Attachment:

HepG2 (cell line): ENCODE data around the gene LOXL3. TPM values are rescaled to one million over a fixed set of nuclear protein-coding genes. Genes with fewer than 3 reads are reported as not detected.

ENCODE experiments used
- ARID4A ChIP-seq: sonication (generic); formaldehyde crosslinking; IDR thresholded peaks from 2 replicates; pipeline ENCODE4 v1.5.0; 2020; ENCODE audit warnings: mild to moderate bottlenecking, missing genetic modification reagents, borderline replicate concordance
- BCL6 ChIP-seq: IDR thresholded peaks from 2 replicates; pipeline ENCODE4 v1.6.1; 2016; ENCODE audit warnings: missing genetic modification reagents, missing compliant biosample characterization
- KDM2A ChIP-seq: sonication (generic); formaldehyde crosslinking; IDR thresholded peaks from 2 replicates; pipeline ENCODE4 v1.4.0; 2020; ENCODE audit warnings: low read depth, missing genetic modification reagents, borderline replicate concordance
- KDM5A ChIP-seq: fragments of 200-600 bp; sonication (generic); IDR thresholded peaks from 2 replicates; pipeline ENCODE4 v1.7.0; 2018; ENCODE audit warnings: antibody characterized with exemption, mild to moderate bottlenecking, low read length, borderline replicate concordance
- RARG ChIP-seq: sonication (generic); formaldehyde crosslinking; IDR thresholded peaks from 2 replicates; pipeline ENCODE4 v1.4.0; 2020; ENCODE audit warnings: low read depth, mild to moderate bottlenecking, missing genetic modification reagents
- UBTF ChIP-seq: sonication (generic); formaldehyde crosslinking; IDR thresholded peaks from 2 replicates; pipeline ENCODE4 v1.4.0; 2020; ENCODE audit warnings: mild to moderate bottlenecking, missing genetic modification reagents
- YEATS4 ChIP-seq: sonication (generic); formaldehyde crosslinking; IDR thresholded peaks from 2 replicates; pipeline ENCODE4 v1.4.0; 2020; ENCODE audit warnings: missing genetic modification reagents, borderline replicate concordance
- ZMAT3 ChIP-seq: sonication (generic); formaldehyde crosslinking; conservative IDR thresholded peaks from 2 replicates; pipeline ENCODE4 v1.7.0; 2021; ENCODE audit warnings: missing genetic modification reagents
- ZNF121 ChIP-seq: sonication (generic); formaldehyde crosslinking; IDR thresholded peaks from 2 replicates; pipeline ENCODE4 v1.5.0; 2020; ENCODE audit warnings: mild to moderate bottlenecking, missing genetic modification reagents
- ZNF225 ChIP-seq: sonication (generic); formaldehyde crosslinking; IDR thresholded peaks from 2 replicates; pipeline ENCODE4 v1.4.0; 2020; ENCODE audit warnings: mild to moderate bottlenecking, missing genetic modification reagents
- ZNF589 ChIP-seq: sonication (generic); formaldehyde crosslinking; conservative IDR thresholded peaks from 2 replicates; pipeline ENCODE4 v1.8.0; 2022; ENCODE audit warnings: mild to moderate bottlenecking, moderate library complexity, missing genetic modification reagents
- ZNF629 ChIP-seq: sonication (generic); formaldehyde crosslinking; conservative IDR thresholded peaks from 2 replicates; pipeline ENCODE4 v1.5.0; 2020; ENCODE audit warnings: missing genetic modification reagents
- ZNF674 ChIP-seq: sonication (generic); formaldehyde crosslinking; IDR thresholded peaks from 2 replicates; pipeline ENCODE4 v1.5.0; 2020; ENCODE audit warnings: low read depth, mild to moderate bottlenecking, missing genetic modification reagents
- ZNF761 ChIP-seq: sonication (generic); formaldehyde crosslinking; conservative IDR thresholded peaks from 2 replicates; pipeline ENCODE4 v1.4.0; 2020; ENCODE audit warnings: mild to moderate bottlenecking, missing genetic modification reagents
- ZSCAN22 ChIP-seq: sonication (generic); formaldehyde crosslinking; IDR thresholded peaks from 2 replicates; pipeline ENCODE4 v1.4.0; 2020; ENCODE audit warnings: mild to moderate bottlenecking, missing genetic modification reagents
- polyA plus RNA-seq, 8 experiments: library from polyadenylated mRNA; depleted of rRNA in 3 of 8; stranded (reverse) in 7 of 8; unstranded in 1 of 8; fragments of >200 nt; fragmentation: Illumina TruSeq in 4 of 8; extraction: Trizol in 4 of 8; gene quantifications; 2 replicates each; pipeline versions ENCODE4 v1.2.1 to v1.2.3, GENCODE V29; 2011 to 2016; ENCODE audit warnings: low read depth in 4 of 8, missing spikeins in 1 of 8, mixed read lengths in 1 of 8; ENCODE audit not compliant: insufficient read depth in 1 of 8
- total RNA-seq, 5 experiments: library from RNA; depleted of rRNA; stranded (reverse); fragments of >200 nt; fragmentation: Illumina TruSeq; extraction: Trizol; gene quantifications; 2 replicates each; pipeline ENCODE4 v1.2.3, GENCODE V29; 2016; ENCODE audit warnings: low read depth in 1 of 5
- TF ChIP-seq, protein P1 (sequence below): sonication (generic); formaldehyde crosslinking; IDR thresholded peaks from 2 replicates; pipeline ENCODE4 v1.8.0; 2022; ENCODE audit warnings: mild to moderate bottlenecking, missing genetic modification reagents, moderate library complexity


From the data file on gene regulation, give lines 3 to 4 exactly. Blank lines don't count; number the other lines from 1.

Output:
- ARID4A ChIP-seq: sonication (generic); formaldehyde crosslinking; IDR thresholded peaks from 2 replicates; pipeline ENCODE4 v1.5.0; 2020; ENCODE audit warnings: mild to moderate bottlenecking, missing genetic modification reagents, borderline replicate concordance
- BCL6 ChIP-seq: IDR thresholded peaks from 2 replicates; pipeline ENCODE4 v1.6.1; 2016; ENCODE audit warnings: missing genetic modification reagents, missing compliant biosample characterization